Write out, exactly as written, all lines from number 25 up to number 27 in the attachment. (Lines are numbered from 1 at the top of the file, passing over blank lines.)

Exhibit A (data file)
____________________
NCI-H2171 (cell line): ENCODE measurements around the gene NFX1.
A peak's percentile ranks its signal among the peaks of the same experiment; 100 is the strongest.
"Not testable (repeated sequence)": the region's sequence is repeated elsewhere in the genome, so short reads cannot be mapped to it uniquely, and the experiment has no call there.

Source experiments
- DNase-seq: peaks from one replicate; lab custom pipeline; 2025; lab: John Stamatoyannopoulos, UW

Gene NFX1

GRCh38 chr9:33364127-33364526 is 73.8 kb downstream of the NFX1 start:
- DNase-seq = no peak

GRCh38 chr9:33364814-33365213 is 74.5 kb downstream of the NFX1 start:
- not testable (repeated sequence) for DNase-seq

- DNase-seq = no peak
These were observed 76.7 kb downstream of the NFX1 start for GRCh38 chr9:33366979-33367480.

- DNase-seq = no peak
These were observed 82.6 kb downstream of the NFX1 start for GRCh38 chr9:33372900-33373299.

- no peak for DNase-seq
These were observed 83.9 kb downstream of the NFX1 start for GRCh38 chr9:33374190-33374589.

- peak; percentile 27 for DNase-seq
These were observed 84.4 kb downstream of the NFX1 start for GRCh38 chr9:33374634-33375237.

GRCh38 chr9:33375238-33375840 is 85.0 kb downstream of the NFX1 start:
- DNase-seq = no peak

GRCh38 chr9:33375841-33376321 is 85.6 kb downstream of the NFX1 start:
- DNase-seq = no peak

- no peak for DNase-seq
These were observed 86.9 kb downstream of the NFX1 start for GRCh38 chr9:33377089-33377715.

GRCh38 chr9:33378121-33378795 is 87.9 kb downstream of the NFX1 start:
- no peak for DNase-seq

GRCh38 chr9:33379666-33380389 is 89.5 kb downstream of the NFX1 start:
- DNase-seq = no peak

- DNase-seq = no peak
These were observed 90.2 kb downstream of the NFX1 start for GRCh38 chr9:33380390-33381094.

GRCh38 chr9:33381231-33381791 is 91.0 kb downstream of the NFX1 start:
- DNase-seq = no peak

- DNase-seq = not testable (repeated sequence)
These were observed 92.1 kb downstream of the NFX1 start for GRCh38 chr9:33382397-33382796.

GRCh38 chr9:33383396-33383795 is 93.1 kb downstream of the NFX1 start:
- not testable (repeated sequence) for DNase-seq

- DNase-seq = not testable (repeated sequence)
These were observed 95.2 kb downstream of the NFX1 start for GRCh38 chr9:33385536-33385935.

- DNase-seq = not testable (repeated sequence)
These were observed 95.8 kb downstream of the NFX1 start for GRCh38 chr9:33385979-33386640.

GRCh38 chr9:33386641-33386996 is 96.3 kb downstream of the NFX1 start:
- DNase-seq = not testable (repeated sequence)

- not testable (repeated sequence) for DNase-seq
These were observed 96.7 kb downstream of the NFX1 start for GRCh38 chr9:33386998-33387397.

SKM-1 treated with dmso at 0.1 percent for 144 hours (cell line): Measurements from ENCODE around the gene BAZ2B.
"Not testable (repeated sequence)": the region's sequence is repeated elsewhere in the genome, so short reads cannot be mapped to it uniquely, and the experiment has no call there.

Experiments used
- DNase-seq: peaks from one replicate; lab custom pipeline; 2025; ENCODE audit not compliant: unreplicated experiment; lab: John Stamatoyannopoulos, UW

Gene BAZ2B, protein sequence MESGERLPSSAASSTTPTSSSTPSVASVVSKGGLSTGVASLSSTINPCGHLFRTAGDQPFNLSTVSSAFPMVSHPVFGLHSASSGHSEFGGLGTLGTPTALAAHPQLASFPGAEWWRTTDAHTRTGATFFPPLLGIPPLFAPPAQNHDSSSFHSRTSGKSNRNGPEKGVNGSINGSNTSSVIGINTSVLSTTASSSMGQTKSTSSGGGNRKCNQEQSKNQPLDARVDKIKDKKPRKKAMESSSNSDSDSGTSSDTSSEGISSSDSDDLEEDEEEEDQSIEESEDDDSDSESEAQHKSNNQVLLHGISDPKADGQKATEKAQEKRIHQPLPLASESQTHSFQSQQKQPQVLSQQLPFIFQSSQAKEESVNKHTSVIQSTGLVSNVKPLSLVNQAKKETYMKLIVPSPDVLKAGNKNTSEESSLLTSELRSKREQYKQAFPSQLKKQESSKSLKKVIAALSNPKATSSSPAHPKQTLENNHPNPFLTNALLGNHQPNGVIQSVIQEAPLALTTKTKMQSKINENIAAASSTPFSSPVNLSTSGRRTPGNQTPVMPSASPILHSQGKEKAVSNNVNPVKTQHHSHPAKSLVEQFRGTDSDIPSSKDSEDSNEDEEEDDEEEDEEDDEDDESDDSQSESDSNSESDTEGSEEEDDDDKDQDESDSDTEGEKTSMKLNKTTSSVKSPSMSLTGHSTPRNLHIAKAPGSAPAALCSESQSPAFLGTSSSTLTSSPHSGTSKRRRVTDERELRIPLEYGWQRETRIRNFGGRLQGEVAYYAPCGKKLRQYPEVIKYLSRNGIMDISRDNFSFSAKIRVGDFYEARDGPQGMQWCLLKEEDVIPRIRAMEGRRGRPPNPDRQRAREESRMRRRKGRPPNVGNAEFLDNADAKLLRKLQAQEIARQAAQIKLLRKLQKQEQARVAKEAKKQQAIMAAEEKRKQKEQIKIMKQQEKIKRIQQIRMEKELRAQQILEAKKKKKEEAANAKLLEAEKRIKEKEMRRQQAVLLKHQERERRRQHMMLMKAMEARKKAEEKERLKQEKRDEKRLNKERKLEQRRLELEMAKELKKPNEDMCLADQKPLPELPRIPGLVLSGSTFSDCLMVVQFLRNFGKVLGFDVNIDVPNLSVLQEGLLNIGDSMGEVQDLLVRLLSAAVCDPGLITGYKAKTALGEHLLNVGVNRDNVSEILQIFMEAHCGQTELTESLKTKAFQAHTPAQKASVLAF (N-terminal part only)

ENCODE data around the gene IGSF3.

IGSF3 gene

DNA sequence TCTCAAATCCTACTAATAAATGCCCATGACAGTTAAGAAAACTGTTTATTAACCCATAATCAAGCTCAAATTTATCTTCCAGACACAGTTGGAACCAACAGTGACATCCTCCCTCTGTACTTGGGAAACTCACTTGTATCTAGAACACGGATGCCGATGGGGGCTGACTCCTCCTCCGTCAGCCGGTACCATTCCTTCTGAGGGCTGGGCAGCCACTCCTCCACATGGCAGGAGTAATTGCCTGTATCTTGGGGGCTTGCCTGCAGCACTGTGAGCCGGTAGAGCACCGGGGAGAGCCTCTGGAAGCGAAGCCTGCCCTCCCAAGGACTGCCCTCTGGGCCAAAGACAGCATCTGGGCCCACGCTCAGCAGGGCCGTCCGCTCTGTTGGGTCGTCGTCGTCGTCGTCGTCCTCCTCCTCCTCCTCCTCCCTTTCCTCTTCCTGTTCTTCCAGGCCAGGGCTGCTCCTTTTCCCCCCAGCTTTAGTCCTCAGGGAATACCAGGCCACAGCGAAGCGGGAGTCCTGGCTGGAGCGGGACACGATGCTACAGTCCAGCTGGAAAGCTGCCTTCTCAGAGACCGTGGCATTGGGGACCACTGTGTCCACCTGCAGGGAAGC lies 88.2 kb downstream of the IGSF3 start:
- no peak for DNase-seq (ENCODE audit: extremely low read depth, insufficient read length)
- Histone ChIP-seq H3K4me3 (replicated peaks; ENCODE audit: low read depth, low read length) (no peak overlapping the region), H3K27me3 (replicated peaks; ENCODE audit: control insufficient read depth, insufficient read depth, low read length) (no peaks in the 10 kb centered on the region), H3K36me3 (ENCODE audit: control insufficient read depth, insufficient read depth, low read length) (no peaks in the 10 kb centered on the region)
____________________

GRCh38 chr9:33378121-33378795 is 87.9 kb downstream of the NFX1 start:
- no peak for DNase-seq

GRCh38 chr9:33379666-33380389 is 89.5 kb downstream of the NFX1 start: